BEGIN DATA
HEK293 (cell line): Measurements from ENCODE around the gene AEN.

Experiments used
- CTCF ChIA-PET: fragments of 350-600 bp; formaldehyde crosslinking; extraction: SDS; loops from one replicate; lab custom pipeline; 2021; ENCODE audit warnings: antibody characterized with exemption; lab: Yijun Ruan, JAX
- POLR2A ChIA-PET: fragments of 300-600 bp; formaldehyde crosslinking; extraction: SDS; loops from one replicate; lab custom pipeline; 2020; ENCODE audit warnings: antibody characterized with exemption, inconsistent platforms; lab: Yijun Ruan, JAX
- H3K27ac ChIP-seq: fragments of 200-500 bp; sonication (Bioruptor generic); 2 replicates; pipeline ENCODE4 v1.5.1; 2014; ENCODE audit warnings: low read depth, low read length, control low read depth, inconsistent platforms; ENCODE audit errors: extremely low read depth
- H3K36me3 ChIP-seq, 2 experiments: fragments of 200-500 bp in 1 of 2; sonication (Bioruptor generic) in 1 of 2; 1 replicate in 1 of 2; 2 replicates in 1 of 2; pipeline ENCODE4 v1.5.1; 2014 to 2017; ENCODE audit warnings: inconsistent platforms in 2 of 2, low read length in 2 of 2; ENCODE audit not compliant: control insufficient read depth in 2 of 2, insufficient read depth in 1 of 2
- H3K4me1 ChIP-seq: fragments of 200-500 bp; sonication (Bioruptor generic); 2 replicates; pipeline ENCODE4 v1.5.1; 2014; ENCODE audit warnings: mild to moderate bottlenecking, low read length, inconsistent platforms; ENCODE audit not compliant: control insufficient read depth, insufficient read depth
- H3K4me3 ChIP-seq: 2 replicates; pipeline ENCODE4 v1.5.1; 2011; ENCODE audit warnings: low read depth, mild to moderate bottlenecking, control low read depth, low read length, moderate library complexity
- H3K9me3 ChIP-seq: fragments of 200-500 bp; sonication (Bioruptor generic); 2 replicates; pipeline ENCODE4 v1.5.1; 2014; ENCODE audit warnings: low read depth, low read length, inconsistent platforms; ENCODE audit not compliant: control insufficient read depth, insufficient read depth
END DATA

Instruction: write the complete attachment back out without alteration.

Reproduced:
HEK293 (cell line): Measurements from ENCODE around the gene AEN.

Experiments used
- CTCF ChIA-PET: fragments of 350-600 bp; formaldehyde crosslinking; extraction: SDS; loops from one replicate; lab custom pipeline; 2021; ENCODE audit warnings: antibody characterized with exemption; lab: Yijun Ruan, JAX
- POLR2A ChIA-PET: fragments of 300-600 bp; formaldehyde crosslinking; extraction: SDS; loops from one replicate; lab custom pipeline; 2020; ENCODE audit warnings: antibody characterized with exemption, inconsistent platforms; lab: Yijun Ruan, JAX
- H3K27ac ChIP-seq: fragments of 200-500 bp; sonication (Bioruptor generic); 2 replicates; pipeline ENCODE4 v1.5.1; 2014; ENCODE audit warnings: low read depth, low read length, control low read depth, inconsistent platforms; ENCODE audit errors: extremely low read depth
- H3K36me3 ChIP-seq, 2 experiments: fragments of 200-500 bp in 1 of 2; sonication (Bioruptor generic) in 1 of 2; 1 replicate in 1 of 2; 2 replicates in 1 of 2; pipeline ENCODE4 v1.5.1; 2014 to 2017; ENCODE audit warnings: inconsistent platforms in 2 of 2, low read length in 2 of 2; ENCODE audit not compliant: control insufficient read depth in 2 of 2, insufficient read depth in 1 of 2
- H3K4me1 ChIP-seq: fragments of 200-500 bp; sonication (Bioruptor generic); 2 replicates; pipeline ENCODE4 v1.5.1; 2014; ENCODE audit warnings: mild to moderate bottlenecking, low read length, inconsistent platforms; ENCODE audit not compliant: control insufficient read depth, insufficient read depth
- H3K4me3 ChIP-seq: 2 replicates; pipeline ENCODE4 v1.5.1; 2011; ENCODE audit warnings: low read depth, mild to moderate bottlenecking, control low read depth, low read length, moderate library complexity
- H3K9me3 ChIP-seq: fragments of 200-500 bp; sonication (Bioruptor generic); 2 replicates; pipeline ENCODE4 v1.5.1; 2014; ENCODE audit warnings: low read depth, low read length, inconsistent platforms; ENCODE audit not compliant: control insufficient read depth, insufficient read depth